CHSS Connection: Presentations
May 2020 issue
Elif Balin, assistant professor in the Department of Counseling, was a presenter in a webinar with her colleagues from the International Student Services Committee at the National Career Development Association (NCDA) on April 28. The webinar, “Holistic Support for the Career Transition of International Students Returning Home in the Coronavirus Era and Beyond,” aimed to address the complexity of context and factors that motivate students’ return to country of origin or home country. It addressed both voluntary and involuntary or crisis-related return. The presentation included a discussion of potential advantages and challenges about returning home country, and identified resources and best practices to help international students prepare to return home country from a holistic and culturally competent lens.
International students have always struggled with uncertainty and barriers on their career path during and after their studies. It is now more complicated than ever, and they need more significant support and advocacy from the universities in the U.S. that are enriched by them. International students and recent grads currently face enormous uncertainty and fear in the wake of recent COVID-19-related closure of borders, immigration regulations and economic crisis. Many choose to return to their country of origin and feel confused about how to rebuild a network and navigate their career development after being away for several years. Thus, career development professionals need to think more critically about multiple contexts and cultural factors that impact international students’ career decisions. The webinar discussed ways in which we can proactively and holistically support international student career development before and after their return.
The webinar will be available for streaming for free (without continuing education credit) on the NCDA Webinar Series website.
Jennifer Daubenmier, assistant professor of Holistic Health Studies in the Department of Recreation, Parks & Tourism, gave a presentation at UCSF to the Palliative Medicine Center in the Department of Medicine as part of a panel discussion titled “Healing the Healers: Tibetan Medicine Wisdom for Healthcare Professionals in COVID-19 Times” on April 19.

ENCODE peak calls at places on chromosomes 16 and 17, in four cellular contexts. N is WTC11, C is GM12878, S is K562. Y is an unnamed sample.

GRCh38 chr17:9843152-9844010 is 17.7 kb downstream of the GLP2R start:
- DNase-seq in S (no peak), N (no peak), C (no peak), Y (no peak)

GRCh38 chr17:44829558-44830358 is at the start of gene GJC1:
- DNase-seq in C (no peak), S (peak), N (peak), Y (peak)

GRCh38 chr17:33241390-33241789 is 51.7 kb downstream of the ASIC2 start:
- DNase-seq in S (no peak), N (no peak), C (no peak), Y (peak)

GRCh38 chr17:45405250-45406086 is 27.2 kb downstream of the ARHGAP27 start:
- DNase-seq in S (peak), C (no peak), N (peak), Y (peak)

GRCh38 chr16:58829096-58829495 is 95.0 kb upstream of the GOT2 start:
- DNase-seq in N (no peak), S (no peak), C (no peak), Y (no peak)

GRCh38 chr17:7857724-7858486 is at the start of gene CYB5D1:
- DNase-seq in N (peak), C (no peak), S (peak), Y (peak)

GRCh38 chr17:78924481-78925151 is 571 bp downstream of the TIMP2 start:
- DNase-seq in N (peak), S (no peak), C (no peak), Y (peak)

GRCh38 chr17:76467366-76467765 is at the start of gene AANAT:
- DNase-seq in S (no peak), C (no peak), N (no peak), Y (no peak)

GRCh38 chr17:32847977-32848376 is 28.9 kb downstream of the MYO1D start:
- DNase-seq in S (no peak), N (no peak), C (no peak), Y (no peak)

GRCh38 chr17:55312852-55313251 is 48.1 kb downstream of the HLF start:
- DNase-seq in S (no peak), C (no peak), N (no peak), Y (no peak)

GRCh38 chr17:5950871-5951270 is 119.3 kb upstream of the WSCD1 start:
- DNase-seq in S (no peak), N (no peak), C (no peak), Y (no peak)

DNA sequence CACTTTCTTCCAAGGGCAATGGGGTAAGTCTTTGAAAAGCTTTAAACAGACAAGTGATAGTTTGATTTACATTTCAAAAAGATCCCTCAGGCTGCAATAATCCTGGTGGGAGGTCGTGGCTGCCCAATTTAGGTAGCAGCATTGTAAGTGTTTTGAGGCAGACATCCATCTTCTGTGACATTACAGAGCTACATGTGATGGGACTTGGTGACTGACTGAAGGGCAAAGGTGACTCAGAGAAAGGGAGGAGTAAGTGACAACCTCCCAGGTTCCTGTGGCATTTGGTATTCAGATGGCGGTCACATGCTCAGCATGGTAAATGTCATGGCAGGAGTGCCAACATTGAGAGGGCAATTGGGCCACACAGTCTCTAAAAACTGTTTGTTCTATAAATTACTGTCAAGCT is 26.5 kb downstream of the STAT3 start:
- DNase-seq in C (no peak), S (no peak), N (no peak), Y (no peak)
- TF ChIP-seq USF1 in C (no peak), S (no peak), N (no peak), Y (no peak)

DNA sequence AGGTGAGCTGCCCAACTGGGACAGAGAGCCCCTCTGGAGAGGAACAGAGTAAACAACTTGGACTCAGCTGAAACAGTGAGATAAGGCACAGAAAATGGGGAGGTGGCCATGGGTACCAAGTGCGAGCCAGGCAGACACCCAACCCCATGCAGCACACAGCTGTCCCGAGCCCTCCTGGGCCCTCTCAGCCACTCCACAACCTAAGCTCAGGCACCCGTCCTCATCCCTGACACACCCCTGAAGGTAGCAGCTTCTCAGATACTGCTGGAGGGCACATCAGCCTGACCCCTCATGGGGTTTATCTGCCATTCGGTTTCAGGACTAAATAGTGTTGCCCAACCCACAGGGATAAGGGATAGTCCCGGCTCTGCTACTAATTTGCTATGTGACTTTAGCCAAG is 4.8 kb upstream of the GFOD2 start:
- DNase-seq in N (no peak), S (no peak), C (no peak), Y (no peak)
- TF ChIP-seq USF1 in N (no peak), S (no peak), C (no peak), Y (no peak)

Platas and international education experts speak at Bill & Melinda Gates Foundation research workshop
Assistant Professor of Child & Adolescent Development Linda M. Platas was an invited speaker on early math development in low-income contexts at the Bill & Melinda Gates Foundation’s Consultation on the Application of the Science of Teaching Foundational Literacy and Numeracy in Low-Income Contexts, held March 30-31. The workshop convened experts in teaching in low- and middle-income countries to establish what is already known about effective classroom practices and to identify areas for needed future research. The longer-term intended outputs will be a series of global public goods which synthesize the evidence and describe classroom practices in a highly accessible format for use by policymakers, donors and practitioners.
Professor of Recreation, Parks & Tourism Nina Roberts moderated a panel titled “Increasing Digital Access to ALL Audiences = Increasing Physical Access to ALL Audiences — Diversity, Equity, Inclusion (DEI)" at Virtual InterpTech on May 13. Panelists included Jose Gonzalez, founder of Latino Outdoors; Myrian Solis Coronel, director of community engagement, Parks California; and Yanira Castro, owner, Humanity Communications Collective. An annual event presented by the National Association for Interpretation, InterpTech explores the intersection of technology and interpretation.